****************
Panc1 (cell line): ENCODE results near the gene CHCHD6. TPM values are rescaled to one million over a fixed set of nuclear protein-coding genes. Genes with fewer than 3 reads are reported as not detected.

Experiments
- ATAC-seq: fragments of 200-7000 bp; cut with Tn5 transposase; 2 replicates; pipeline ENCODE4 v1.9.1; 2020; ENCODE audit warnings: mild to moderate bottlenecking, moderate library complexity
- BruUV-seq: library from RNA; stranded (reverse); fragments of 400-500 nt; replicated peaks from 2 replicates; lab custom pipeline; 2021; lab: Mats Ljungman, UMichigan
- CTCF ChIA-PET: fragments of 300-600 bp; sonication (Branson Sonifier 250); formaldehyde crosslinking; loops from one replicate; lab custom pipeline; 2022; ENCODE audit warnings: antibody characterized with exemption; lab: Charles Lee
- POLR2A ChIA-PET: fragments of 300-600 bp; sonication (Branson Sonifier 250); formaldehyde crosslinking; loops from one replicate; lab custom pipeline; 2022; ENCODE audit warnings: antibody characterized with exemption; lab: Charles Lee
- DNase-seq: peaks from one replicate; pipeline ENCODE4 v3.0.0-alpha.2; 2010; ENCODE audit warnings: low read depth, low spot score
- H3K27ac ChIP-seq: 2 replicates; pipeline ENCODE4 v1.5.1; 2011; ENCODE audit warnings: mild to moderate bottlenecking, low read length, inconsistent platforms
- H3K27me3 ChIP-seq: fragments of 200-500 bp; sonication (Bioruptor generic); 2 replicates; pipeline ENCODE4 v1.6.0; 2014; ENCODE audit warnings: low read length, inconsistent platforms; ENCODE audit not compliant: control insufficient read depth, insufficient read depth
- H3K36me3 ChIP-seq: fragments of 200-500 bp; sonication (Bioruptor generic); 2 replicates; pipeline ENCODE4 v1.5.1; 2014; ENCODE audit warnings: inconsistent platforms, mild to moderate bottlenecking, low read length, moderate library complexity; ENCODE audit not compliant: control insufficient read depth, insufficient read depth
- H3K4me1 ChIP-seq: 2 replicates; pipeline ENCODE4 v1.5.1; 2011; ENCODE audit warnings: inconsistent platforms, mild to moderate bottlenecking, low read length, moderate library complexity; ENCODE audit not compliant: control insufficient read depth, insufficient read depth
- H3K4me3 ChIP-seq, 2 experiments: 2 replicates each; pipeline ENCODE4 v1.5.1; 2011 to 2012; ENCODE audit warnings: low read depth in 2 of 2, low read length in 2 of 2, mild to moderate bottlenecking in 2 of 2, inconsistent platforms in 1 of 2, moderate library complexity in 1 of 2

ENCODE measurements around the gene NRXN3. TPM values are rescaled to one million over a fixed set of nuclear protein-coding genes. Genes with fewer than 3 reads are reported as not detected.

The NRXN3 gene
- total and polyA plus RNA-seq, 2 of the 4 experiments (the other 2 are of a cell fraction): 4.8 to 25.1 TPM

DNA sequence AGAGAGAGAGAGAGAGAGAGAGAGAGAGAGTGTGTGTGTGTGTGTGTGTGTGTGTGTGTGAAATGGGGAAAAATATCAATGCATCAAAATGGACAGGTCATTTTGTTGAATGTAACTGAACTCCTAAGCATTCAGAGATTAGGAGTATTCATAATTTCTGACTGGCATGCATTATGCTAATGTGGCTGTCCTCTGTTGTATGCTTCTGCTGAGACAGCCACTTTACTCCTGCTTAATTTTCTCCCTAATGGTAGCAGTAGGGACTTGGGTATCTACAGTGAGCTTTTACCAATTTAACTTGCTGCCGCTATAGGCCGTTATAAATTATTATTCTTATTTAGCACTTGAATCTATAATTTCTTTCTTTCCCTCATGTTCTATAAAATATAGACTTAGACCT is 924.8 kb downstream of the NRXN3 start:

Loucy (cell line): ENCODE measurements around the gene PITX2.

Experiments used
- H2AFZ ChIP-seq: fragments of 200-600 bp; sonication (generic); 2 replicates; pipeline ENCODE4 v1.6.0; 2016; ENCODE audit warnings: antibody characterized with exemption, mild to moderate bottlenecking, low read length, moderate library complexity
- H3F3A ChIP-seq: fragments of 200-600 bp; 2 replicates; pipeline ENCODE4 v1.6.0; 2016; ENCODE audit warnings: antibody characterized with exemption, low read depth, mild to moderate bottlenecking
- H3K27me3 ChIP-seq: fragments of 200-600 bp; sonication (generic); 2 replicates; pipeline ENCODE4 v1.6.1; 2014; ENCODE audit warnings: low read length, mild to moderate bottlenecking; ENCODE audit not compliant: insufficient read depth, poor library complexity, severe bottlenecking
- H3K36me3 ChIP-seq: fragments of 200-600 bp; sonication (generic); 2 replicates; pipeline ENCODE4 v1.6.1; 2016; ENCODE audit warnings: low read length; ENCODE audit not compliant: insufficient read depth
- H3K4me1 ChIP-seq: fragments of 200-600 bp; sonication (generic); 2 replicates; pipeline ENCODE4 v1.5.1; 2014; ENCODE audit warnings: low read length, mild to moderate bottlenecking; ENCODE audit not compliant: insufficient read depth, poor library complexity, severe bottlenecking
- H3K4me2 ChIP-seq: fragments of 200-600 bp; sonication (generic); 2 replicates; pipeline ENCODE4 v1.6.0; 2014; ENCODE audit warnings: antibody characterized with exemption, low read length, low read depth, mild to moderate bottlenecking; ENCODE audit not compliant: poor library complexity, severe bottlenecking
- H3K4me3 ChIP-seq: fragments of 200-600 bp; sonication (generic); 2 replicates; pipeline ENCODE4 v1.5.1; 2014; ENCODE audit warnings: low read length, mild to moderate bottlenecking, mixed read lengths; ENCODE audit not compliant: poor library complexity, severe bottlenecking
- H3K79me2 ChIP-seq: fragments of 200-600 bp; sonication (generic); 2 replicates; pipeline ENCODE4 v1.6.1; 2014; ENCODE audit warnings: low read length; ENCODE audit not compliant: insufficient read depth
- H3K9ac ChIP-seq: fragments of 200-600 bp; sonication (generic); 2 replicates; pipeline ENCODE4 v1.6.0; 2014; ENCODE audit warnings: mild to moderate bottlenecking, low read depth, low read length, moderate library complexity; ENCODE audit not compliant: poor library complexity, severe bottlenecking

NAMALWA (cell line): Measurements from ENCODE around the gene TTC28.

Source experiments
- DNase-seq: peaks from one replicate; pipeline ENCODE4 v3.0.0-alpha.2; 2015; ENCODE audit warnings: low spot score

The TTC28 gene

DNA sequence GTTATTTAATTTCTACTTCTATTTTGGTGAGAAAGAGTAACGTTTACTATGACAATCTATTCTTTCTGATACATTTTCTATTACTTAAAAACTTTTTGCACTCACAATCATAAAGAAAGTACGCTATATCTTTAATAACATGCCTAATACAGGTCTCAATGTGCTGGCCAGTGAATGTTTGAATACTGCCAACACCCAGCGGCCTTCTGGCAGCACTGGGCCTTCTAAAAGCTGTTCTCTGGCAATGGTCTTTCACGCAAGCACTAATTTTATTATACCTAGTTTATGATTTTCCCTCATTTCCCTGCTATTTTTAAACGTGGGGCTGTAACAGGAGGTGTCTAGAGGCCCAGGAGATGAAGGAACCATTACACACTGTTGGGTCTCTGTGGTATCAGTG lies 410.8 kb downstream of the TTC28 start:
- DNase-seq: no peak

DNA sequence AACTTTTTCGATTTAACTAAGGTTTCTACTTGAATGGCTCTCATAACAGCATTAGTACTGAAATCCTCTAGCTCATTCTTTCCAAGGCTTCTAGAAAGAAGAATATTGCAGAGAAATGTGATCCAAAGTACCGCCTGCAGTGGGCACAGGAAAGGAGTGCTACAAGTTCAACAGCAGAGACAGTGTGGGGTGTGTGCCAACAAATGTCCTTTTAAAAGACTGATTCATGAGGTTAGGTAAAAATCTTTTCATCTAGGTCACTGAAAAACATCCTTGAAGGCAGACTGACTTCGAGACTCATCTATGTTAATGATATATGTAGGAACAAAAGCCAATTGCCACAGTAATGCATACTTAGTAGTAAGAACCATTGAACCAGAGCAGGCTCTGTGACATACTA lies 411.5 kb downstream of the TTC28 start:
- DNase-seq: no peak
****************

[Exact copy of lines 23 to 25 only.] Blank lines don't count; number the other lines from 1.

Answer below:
- H3K4me1 ChIP-seq: fragments of 200-600 bp; sonication (generic); 2 replicates; pipeline ENCODE4 v1.5.1; 2014; ENCODE audit warnings: low read length, mild to moderate bottlenecking; ENCODE audit not compliant: insufficient read depth, poor library complexity, severe bottlenecking
- H3K4me2 ChIP-seq: fragments of 200-600 bp; sonication (generic); 2 replicates; pipeline ENCODE4 v1.6.0; 2014; ENCODE audit warnings: antibody characterized with exemption, low read length, low read depth, mild to moderate bottlenecking; ENCODE audit not compliant: poor library complexity, severe bottlenecking
- H3K4me3 ChIP-seq: fragments of 200-600 bp; sonication (generic); 2 replicates; pipeline ENCODE4 v1.5.1; 2014; ENCODE audit warnings: low read length, mild to moderate bottlenecking, mixed read lengths; ENCODE audit not compliant: poor library complexity, severe bottlenecking